Many Americans plan for retirement, as well as for their loved ones’ future without them, with retirement plans such as 401(k)s and Roth IRAs. Thanks to the Employee Retirement Security Act (“ERISA”), there is a simple way to transfer these assets as part of an estate plan: the accountholder just needs to designate a beneficiary or beneficiaries using documents provided by the plan and the plan administrator MUST distribute the assets according to the designation. However, ERISA’s simplicity can create substantial problems in an estate plan. More specifically, what happens when the beneficiary designations do not match what everyone believes the accountholder would have wanted? For example, what if the accountholder (i) gets divorced, (ii) remarries after the death of a spouse, or (iii) never makes a designation at all? The answers may surprise you.
When a couple gets divorced, the court may divide retirement accounts as assets of the marital estate. As a final part of this division, spouses will typically waive any rights they have in the retirement accounts of the other. While this seems simple enough, keep in mind that these waivers typically are only related to spousal rights and not the account assets. In other words, after a spousal waiver, the former spouse becomes just like any other beneficiary who may receive the account based on the most current beneficiary designation. Therefore, if the accountholder does not update the beneficiaries after the divorce and continues to name the former spouse, then the former spouse will receive the account.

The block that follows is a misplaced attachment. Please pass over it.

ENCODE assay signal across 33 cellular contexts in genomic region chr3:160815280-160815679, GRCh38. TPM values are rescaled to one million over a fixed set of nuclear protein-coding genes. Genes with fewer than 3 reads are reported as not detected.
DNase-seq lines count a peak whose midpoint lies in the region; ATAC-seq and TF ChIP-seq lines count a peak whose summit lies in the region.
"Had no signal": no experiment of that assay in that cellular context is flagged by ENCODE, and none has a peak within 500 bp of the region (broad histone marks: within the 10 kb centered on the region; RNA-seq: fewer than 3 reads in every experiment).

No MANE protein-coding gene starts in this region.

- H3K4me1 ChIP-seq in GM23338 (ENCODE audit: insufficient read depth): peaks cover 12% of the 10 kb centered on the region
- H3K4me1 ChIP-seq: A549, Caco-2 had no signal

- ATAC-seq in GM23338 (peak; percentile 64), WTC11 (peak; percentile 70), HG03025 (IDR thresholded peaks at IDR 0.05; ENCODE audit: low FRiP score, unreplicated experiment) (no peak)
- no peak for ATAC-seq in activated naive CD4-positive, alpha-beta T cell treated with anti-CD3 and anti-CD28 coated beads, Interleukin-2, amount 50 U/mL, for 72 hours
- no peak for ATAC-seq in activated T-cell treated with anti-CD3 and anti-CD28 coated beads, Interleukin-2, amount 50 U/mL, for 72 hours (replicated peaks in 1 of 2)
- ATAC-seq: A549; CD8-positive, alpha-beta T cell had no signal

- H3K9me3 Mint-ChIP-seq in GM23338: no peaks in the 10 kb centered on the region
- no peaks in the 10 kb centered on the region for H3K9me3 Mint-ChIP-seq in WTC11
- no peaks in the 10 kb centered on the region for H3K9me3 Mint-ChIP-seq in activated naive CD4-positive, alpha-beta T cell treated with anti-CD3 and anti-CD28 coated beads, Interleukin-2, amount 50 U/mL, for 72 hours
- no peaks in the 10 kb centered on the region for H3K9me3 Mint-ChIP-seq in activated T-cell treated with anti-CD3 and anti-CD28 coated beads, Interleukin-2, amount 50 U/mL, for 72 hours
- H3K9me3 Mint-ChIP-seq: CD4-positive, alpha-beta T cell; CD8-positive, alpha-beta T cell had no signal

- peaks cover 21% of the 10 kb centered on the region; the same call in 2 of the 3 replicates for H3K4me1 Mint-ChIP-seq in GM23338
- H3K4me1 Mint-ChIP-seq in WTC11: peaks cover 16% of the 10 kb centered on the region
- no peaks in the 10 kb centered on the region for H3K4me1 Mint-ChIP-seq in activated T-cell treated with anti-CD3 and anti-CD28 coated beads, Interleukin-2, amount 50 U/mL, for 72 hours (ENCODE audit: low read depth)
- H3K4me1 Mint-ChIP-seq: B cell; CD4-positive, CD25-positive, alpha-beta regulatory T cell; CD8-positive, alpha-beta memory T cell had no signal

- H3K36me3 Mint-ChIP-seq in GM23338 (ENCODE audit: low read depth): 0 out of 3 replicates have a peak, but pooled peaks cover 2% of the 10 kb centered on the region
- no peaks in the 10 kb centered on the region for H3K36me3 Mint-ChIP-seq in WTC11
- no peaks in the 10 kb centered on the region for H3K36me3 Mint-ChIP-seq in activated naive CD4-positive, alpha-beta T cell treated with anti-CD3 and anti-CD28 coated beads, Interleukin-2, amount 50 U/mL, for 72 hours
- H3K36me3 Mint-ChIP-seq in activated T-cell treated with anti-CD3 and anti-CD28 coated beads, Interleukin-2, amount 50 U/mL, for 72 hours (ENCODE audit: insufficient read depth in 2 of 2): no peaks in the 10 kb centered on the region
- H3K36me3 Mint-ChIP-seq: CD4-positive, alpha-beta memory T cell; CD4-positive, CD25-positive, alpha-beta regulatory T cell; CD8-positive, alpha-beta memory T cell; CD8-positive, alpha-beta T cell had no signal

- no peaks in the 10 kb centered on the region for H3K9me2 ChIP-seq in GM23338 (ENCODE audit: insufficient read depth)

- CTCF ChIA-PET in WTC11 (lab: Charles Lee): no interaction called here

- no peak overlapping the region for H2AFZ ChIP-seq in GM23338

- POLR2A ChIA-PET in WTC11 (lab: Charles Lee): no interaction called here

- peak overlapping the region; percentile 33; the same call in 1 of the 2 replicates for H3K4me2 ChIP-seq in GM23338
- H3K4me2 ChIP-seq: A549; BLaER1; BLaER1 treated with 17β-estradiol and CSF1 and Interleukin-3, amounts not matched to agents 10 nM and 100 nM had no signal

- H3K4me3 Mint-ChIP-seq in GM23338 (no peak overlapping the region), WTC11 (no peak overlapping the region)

A typical arrangement for a married accountholder is to list the spouse as the primary beneficiary on death, with any children as contingent beneficiaries. If the accountholder’s spouse predeceases the accountholder and the accountholder remarries, this can cause several problems. First, the second spouse WILL NOT be a beneficiary, regardless of the accountholder’s wishes. Second, if the beneficiary designations are not updated, then there can be confusion among the surviving family members regarding the accountholder’s wishes, leading to unnecessary conflict. Finally, if the accountholder has children with the second spouse, those children WILL NOT be beneficiaries of the account.
Failure to Make a Designation
Each retirement plan has its own provisions for what happens to the account assets when the accountholder fails to designate a beneficiary. Most plans provide that the assets will pass according to state law governing intestate succession. In Colorado, this usually means a person’s closest-living relatives, with a spouse having the highest priority followed by children. These default rules can have profound consequences for couples who are not married. For example, if the accountholder (i) never marries a long-term companion (and common law marriage is not available), (ii) has only one surviving relative, an estranged brother, and (iii) never designates a beneficiary on his $3 million 401(k), then the estranged brother WILL inherit the entire account.
When it comes to retirement plans, just remember one simple rule: the plan administrator will give the assets to the beneficiaries you list on a designation form. If your beneficiaries change, you cannot rely on common sense to change your beneficiary designations for you. You must do it yourself.
The advice given in this post is educational and provides only a general overview. If you have questions about your specific situation or would like to speak with one of our estate planning attorneys, please contact Alex Kirven at 720-443-4892 or by sending an email.